After exploring the consequences of my two radiation options, external versus internal beam, I began to lobby for the internal beam radiation. I mean, who wouldn’t want only 5 days of tumor-targeted radiation versus the general whole-breast radiation lasting weeks?
During my last appointment with my radiation oncologist before my lumpectomy, she mentioned that if my surgeon removed too much of my breast tissue against the chest wall muscle that it would eliminate the internal beam radiation option for me. It wasn’t until that exact moment that I realized how deep my tumor was. Yes, the physician who performed the biopsy had commented on its depth but I just hadn’t really thought about it.
But at that moment it hit me: I was LUCKY!
I was lucky that the mammogram technician had positioned me in a way that this tiny mass buried deeply inside my breast, snuggled against my chest wall was even found!
I was lucky that the only radiologist who read my mammogram found this tiny suspicious mass in a region that typically lies at the margins of the images.
How lucky was I? As it turned out I was highly dependent on two individuals doing their jobs perfectly the day of my exam. If they hadn’t, the cancer would have likely been missed until it was in a later stage with dire consequences and a completely different level of treatment.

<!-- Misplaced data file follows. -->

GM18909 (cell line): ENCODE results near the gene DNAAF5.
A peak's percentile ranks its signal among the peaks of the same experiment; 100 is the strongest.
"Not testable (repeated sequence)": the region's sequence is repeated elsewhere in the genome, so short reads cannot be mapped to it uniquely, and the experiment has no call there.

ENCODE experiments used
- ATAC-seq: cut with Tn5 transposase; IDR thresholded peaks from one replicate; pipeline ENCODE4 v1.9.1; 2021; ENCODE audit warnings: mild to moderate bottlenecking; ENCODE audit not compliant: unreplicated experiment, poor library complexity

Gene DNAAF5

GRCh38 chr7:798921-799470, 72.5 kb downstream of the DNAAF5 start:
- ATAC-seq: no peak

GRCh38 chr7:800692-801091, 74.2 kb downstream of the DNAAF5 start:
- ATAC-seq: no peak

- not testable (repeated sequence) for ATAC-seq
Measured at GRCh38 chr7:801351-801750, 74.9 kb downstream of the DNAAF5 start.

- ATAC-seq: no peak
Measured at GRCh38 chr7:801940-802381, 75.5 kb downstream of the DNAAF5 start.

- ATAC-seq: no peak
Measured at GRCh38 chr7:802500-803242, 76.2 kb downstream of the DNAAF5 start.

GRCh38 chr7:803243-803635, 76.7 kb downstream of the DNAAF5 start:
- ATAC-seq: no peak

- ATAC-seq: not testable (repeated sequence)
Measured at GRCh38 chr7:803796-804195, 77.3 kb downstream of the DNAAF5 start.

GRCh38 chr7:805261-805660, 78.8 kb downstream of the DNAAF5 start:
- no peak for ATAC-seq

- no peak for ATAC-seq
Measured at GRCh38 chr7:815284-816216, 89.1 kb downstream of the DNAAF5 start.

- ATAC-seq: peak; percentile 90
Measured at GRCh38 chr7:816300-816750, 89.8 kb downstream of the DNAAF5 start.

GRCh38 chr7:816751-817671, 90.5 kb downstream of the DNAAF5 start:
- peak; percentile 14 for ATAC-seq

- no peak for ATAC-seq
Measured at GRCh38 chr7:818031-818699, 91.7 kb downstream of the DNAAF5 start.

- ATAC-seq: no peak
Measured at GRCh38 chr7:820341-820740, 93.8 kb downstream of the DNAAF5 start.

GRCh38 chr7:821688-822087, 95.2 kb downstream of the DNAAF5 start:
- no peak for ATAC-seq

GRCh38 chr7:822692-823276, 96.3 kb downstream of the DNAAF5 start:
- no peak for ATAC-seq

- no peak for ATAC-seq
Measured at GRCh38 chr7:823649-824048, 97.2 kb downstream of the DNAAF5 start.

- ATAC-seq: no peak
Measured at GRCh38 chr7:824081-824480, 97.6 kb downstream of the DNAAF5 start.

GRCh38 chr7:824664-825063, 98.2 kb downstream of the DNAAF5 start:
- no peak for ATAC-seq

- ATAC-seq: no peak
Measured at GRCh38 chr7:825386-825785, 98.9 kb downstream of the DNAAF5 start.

As my surgeon and I talked before my lumpectomy, I told her of my desire to have internal beam radiation and that I was concerned that option would be eliminated with the thorough removal of the breast tissue cradling my tumor. With a promise of, “We’ll see what we can do” her staff wheeled me back into the operating room.
Unbeknownst to me during surgery, she called my radiation oncologist and talked with her about how much margin she could take in order for me to receive internal beam radiation. Having devised a plan, she removed the tumor and left the option intact for internal beam radiation which I ultimately received.
Looking back on my experience and in talking with other women who have been treated for breast cancer, the “L” word oftentimes comes up. How lucky we were to find our cancer early through early detection which required correct positioning and accurate reading of the mammogram. But as I reflect about cancer treatment in the future, my hope is that luck will have nothing to do with the early detection of cancer. My hope is that artificial intelligence will be used to support radiologists in confirming that we are positioned correctly and that any “suspicious findings” are found 100% of the time for all women in any clinical setting.
Because, when it comes to cancer, luck should have NOTHING to do with it!